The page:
How NP Types Can Fight Through The Laziness And Become Productive People - Catalog Feeds
  • June 03, 2020

How NP Types Can Fight Through The Laziness And Become Productive People

Those who have NP letters as part of their Myers-Briggs personality type (which includes INFPs, INTPs, ENFPs, and ENTPs) also share this in common:



laziness. And if you’re reading this and you identify yourself as any of those personalities listed, I’m sure you understand how frustrating it is to procrastinate.

Why do these personality types struggle when it comes to getting real work done?

The problem lies within NPs’ strong extraverted intuition functions. In other words, they have a propensity to explore new ideas and possibilities. The downside to this is that they have a hard time to focus on one thing at a time and easily get bored. This is very problematic because it prevents them from achieving their many goals and ideals. Reality can be their worst enemy if they don’t learn how to work with it.

Fortunately, I have come up with some solutions: either hire someone with a strong judging function to do the work or, better yet, learn how to the develop judging function. I think I’ve figured out how to execute the latter. The first thing is to choose a goal. How do you decide which choose from? Why not pick that one that’s most feasible and/or higher priority? Realize that if you can’t choose one, you’ll end up not choosing any.

The next thing is to think of a short-term strategy. The reason why I’m suggesting this is because, as perceivers, long-term goals don’t work in your favour and often end up failing (the upside of this is that you’re flexible and open to new opportunities). Anyways, a short-term strategy could be something like a one-week plan, as opposed to a yearly plan.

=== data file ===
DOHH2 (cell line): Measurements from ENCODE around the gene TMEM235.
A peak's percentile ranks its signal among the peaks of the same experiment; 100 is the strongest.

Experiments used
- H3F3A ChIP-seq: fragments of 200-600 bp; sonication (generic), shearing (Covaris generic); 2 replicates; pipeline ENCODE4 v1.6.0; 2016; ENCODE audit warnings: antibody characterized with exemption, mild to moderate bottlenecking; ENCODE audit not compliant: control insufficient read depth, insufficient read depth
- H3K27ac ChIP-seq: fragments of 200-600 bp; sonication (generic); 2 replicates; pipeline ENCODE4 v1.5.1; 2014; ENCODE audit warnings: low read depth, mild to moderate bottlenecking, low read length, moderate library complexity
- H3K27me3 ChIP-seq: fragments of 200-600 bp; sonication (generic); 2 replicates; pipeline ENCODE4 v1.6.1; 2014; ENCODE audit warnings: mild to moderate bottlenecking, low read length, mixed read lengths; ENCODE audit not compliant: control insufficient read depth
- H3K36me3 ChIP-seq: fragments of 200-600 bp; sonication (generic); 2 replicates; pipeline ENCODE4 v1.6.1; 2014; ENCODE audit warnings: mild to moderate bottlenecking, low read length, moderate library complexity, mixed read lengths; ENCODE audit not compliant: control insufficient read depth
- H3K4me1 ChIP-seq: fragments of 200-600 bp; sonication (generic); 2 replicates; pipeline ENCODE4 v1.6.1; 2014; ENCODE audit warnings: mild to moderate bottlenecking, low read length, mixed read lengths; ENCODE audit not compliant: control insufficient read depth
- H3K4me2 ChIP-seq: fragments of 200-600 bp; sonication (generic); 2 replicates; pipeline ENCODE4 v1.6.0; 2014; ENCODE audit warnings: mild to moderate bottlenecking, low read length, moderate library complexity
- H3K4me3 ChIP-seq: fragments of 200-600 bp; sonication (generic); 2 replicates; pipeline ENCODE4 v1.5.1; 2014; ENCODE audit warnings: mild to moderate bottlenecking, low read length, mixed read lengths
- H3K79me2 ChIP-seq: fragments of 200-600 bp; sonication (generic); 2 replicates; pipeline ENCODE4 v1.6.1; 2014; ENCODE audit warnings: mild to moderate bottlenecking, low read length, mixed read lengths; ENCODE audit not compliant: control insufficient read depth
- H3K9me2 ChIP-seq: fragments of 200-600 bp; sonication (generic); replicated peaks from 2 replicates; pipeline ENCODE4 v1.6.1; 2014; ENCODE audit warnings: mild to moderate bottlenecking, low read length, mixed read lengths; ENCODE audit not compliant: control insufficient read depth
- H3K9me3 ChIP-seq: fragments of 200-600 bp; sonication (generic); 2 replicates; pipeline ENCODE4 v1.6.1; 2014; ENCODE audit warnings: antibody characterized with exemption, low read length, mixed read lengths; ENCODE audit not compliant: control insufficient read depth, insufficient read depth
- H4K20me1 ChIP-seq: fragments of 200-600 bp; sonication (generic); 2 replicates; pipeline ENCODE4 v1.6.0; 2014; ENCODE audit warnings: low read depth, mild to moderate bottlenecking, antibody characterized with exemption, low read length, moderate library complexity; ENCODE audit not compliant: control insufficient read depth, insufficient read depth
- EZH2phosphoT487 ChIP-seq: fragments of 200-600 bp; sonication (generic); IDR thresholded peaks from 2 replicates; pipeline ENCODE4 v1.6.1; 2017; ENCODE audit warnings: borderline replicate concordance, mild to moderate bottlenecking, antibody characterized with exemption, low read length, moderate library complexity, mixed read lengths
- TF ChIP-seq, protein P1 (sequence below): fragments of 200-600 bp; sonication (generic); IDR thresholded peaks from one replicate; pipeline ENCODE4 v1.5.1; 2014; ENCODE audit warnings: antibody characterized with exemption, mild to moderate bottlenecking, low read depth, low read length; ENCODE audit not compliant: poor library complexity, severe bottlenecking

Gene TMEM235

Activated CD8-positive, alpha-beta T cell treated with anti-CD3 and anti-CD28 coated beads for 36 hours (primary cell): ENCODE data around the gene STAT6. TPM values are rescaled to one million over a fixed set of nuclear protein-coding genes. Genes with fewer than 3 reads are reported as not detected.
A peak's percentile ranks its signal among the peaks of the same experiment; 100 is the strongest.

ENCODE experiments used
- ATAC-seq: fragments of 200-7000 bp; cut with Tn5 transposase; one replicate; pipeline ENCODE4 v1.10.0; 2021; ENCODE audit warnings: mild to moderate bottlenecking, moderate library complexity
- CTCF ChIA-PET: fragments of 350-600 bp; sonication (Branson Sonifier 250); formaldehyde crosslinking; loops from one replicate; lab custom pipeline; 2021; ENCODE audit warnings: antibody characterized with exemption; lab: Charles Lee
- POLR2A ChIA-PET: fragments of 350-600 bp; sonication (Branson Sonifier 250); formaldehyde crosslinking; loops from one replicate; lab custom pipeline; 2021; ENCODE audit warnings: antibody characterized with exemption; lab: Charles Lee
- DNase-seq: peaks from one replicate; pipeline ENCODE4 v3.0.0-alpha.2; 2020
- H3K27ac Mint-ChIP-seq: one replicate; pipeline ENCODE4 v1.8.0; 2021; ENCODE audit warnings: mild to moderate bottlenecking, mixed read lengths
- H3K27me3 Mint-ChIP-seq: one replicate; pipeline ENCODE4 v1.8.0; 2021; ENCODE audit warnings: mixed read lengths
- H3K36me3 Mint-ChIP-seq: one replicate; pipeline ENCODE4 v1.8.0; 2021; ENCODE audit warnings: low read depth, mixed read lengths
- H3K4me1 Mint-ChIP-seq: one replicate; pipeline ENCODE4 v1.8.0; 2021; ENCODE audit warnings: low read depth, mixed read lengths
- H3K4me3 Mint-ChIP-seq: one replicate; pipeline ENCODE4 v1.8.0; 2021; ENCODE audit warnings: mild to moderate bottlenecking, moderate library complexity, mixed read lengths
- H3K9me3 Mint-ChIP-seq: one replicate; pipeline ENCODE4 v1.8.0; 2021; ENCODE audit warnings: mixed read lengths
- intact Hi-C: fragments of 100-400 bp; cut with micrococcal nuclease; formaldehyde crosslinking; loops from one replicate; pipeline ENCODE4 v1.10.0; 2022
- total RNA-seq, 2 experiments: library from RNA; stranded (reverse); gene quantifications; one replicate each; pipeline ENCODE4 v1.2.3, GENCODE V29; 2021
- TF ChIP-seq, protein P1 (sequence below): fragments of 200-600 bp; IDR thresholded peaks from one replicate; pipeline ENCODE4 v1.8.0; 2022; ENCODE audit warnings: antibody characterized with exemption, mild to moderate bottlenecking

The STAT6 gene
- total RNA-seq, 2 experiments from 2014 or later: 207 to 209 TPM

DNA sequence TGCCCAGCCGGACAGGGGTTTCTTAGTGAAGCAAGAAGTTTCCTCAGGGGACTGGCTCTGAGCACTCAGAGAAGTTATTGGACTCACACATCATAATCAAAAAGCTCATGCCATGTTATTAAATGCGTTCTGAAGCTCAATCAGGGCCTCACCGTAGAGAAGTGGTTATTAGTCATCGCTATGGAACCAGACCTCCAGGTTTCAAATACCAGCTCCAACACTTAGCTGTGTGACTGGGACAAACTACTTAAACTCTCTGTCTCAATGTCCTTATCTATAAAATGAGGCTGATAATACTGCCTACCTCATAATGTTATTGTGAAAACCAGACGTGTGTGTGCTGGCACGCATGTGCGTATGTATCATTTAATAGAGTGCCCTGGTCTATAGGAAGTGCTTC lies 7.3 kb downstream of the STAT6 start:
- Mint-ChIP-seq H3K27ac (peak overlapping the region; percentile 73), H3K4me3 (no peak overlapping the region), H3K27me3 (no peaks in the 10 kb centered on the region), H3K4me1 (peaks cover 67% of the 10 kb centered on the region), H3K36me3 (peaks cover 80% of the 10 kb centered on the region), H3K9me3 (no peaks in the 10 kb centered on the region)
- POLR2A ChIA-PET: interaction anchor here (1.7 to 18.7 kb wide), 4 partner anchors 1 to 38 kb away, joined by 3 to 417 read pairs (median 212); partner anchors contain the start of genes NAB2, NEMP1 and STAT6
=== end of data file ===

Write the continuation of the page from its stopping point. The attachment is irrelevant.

A great advice that my long distance running coach used to tell me was that try to aim for reaching the next landmark (such as a lamp post) and don’t think about the finish line. Just focus on one small step at a time and you’ll get there. Applying this analogy to other tasks also feels like a workout: it requires a lot of discipline but the satisfaction that you get in the end is worth it.

Also, try to turn off distractions such as the internet, social media and Netflix. You’re creative—I’m sure you can find a way that works best for you. Turn these distractions off for a short period, and then give yourself a pat on the back when you’re done. With this in mind, hopefully, you can be more effective at achieving your goals. So what are you doing here? Time to get things done!

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